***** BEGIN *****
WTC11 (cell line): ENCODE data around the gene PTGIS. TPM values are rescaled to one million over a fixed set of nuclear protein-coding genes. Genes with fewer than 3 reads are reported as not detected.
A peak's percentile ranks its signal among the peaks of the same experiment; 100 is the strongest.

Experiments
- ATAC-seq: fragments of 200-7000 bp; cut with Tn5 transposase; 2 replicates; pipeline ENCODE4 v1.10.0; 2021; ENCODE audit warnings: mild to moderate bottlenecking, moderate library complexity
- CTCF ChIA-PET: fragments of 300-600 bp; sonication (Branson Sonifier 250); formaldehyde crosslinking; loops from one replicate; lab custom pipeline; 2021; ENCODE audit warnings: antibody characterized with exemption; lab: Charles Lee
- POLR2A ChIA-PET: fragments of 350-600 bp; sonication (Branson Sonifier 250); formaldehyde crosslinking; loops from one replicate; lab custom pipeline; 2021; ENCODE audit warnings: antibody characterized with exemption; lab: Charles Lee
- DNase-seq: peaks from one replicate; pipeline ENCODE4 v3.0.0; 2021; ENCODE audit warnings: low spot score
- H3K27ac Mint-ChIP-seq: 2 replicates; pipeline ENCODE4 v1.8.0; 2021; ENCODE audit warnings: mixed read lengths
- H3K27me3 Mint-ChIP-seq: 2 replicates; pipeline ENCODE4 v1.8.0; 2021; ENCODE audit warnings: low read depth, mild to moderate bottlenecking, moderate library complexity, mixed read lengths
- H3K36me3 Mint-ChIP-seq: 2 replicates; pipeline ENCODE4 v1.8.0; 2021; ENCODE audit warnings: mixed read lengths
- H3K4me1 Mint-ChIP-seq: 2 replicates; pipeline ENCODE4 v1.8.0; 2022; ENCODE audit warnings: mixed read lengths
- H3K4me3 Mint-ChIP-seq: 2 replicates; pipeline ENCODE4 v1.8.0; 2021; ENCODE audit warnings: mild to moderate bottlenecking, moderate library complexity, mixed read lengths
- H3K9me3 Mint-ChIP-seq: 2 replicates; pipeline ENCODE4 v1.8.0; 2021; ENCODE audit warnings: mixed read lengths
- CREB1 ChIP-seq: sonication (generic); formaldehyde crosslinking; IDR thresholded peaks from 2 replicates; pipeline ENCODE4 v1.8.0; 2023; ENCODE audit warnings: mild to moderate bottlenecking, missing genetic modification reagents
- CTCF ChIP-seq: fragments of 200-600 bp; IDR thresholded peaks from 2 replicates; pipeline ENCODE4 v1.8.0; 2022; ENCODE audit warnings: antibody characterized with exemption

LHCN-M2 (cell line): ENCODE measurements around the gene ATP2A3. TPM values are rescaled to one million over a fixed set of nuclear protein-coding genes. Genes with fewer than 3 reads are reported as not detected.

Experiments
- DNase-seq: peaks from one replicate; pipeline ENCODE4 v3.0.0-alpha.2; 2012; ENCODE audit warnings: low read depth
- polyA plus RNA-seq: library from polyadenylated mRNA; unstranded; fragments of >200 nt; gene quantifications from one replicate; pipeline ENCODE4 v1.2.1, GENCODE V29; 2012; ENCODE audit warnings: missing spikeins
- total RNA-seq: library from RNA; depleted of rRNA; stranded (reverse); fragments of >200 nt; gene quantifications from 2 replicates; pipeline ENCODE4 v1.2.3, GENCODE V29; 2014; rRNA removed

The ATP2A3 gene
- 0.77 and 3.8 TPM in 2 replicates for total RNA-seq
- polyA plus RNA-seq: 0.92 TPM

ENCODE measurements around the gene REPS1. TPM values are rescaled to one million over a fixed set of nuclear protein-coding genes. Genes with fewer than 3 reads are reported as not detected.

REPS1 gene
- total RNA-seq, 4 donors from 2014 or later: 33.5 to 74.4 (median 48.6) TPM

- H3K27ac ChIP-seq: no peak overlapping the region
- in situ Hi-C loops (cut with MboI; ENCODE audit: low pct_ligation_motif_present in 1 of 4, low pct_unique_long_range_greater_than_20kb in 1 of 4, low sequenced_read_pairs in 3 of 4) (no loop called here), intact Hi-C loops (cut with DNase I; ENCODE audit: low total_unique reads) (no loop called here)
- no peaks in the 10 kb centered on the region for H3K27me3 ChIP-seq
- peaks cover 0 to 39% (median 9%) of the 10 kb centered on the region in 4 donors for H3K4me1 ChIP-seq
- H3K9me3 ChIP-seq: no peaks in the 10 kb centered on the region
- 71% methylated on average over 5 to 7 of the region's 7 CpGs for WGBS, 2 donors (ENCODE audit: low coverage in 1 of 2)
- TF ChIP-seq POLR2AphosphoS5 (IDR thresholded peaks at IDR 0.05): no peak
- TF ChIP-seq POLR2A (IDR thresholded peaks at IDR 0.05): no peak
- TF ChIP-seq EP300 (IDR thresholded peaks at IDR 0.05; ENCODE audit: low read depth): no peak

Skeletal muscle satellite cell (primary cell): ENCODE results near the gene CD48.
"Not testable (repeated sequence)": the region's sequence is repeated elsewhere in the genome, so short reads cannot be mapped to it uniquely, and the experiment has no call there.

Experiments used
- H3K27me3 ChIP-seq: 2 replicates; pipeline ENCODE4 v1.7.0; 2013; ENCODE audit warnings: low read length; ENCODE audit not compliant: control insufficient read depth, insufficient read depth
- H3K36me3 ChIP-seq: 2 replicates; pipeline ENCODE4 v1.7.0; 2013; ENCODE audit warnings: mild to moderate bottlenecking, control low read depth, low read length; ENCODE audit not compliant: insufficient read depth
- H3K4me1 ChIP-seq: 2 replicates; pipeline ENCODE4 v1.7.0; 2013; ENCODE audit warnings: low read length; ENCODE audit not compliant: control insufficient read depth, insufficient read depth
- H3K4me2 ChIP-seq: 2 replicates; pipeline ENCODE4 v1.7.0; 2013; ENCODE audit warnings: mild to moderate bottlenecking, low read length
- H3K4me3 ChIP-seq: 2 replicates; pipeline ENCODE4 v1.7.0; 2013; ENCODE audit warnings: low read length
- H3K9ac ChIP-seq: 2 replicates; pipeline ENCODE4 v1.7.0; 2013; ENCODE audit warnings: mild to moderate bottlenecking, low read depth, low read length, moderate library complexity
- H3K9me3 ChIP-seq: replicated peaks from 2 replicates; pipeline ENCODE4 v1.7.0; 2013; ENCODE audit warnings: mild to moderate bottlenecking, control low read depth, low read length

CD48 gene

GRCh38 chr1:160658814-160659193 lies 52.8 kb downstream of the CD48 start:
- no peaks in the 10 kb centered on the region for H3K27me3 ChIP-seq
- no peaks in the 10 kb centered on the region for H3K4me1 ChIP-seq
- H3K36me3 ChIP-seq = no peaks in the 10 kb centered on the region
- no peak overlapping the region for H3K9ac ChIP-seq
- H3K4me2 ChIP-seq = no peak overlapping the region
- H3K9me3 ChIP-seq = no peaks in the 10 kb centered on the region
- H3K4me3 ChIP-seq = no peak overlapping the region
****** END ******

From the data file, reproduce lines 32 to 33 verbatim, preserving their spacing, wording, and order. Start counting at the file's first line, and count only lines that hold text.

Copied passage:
- 71% methylated on average over 5 to 7 of the region's 7 CpGs for WGBS, 2 donors (ENCODE audit: low coverage in 1 of 2)
- TF ChIP-seq POLR2AphosphoS5 (IDR thresholded peaks at IDR 0.05): no peak